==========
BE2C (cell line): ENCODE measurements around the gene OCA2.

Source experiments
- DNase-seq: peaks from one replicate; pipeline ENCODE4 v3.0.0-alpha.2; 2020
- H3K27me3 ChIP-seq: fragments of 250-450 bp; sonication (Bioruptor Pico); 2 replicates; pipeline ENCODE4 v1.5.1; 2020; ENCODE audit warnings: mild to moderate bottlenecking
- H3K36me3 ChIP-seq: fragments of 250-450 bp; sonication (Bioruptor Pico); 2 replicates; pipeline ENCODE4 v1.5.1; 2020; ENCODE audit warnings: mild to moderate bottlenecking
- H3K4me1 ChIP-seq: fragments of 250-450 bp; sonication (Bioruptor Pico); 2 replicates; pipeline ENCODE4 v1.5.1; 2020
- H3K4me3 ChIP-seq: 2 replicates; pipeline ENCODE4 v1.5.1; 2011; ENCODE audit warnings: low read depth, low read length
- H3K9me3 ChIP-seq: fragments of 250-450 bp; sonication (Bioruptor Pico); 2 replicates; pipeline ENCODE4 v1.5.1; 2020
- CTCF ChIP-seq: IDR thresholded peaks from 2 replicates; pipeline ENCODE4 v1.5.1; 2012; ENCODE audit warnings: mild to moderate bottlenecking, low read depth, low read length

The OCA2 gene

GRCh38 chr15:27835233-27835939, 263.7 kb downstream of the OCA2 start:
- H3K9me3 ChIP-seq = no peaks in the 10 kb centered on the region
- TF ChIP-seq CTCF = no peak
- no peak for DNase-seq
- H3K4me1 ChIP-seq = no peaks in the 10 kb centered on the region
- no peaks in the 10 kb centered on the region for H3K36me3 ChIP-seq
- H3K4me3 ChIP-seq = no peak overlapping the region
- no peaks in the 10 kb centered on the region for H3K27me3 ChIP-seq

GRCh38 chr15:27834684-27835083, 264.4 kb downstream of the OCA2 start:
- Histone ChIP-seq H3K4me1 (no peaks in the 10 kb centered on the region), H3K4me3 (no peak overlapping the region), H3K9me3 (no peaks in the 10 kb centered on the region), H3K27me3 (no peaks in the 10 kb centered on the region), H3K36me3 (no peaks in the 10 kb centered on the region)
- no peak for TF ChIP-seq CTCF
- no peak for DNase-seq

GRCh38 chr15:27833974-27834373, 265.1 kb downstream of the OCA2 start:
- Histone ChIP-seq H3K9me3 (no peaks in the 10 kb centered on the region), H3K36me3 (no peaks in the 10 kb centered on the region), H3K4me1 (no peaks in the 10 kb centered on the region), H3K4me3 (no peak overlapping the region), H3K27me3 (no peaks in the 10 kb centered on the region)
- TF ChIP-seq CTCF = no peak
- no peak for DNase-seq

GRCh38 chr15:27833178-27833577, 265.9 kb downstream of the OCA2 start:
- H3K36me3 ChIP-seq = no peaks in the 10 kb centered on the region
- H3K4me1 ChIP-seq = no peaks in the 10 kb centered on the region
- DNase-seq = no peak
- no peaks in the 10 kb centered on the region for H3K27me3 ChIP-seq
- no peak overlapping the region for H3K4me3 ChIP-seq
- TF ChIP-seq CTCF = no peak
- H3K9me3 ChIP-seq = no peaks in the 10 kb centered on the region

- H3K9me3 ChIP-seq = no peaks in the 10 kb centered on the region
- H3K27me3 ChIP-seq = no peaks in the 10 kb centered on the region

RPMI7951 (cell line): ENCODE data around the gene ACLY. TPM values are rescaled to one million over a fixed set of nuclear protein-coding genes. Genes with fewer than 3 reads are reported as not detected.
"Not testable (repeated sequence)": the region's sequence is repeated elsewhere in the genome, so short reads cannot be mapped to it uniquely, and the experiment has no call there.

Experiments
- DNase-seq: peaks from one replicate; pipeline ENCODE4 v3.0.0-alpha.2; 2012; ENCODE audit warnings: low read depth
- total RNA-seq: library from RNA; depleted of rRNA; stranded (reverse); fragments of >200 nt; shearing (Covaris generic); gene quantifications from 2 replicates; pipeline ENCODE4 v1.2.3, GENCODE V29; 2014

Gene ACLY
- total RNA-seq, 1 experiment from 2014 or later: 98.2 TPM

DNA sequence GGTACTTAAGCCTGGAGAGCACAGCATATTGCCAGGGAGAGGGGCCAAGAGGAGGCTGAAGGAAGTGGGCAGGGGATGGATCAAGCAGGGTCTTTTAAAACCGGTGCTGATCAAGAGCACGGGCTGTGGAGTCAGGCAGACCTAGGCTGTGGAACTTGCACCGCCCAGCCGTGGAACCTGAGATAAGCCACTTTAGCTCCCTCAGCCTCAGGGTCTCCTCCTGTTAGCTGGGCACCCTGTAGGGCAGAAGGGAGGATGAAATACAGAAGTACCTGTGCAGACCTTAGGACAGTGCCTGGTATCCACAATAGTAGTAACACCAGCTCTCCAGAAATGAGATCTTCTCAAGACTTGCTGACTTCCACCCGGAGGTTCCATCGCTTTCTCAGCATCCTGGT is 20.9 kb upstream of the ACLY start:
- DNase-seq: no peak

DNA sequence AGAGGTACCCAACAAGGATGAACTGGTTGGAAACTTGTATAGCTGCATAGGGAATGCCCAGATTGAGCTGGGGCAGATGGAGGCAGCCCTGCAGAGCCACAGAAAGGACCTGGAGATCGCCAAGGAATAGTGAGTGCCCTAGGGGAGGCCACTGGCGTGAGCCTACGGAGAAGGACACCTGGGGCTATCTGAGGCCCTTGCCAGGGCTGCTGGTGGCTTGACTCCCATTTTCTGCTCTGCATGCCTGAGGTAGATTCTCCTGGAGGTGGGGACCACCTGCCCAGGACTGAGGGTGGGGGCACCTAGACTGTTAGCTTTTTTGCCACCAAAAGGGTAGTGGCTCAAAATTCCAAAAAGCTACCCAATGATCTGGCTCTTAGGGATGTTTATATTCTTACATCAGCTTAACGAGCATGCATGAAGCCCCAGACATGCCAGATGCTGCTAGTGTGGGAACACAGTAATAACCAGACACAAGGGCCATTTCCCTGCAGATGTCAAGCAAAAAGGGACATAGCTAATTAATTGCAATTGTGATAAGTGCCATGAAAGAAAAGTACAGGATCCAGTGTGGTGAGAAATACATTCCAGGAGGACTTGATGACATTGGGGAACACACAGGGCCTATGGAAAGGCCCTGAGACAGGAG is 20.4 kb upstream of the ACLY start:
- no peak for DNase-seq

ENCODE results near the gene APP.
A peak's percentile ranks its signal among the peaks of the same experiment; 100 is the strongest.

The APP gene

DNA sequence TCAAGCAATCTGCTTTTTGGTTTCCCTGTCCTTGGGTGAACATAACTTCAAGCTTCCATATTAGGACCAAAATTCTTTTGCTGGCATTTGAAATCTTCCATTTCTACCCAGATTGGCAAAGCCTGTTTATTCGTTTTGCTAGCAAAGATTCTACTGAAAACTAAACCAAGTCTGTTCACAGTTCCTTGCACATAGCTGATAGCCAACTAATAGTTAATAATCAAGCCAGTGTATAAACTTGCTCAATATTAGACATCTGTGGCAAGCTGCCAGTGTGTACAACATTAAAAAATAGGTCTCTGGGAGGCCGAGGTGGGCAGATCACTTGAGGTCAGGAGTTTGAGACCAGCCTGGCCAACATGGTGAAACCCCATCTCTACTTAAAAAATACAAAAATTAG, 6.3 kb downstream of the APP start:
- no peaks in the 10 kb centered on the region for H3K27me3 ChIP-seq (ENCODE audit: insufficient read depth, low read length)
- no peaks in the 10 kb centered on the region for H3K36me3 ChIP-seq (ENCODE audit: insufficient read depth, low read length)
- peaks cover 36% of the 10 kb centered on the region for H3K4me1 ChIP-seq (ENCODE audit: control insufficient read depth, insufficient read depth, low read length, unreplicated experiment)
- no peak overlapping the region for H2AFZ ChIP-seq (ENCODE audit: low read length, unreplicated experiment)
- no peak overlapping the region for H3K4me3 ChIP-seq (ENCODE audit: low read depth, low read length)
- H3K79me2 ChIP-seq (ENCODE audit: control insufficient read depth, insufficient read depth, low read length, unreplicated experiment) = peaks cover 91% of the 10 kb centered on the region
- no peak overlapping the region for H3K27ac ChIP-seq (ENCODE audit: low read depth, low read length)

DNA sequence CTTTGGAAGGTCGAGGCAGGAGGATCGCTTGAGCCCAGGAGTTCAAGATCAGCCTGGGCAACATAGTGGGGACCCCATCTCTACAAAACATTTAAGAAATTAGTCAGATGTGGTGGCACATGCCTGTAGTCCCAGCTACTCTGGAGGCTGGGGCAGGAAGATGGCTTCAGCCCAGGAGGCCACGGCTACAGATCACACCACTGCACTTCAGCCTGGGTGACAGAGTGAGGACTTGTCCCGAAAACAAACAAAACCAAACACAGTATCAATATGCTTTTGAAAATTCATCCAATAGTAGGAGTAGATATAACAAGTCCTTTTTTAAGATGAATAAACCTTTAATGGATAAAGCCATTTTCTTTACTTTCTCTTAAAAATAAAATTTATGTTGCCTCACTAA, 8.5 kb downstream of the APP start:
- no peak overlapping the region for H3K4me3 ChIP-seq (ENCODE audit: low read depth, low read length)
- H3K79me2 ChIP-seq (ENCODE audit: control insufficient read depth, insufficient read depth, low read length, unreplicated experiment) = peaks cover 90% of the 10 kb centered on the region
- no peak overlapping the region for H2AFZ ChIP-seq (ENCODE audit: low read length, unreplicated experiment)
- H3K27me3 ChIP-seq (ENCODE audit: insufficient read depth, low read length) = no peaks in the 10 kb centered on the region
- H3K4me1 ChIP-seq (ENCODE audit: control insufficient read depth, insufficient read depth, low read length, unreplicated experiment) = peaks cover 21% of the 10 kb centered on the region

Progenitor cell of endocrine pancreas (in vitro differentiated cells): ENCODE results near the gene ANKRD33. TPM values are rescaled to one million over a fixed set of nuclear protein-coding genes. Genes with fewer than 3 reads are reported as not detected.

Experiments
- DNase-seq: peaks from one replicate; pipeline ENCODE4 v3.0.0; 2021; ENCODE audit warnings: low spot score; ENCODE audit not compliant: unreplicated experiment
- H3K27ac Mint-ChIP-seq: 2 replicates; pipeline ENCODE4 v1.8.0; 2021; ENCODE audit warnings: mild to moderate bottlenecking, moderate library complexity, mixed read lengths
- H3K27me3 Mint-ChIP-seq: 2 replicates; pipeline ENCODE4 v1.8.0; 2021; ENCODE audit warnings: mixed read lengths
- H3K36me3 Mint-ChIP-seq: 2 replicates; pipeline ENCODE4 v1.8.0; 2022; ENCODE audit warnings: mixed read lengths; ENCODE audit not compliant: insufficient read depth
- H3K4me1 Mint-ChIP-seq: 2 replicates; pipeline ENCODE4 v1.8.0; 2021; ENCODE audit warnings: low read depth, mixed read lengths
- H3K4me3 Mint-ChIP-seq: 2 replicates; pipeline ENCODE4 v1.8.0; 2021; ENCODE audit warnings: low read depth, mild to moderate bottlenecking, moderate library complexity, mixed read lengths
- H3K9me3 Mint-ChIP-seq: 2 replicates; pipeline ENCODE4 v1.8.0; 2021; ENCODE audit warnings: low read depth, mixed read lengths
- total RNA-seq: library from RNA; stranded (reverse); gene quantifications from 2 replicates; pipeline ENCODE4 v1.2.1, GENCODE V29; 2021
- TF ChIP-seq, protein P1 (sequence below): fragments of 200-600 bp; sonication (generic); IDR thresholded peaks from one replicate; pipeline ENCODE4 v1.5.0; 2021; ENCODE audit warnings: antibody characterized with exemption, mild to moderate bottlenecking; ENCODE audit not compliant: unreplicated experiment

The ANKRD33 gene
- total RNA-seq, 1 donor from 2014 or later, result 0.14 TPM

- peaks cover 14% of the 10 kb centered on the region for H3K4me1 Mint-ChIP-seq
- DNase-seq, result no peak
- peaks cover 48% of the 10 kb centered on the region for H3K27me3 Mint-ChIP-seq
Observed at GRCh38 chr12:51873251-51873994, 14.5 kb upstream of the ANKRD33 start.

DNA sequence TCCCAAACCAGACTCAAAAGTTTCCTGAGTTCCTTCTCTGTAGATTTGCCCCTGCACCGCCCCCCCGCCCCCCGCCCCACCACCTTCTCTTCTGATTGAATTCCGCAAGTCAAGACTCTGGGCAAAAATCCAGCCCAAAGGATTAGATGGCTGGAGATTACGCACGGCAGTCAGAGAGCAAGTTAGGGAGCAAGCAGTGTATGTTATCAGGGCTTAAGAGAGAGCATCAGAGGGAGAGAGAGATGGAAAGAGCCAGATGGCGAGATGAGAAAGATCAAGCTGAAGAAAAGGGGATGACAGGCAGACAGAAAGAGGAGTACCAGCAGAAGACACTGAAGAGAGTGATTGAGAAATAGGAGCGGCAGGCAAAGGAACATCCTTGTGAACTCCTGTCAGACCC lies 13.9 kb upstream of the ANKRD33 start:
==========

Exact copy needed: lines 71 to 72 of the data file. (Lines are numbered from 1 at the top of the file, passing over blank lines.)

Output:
- H3K4me1 Mint-ChIP-seq: 2 replicates; pipeline ENCODE4 v1.8.0; 2021; ENCODE audit warnings: low read depth, mixed read lengths
- H3K4me3 Mint-ChIP-seq: 2 replicates; pipeline ENCODE4 v1.8.0; 2021; ENCODE audit warnings: low read depth, mild to moderate bottlenecking, moderate library complexity, mixed read lengths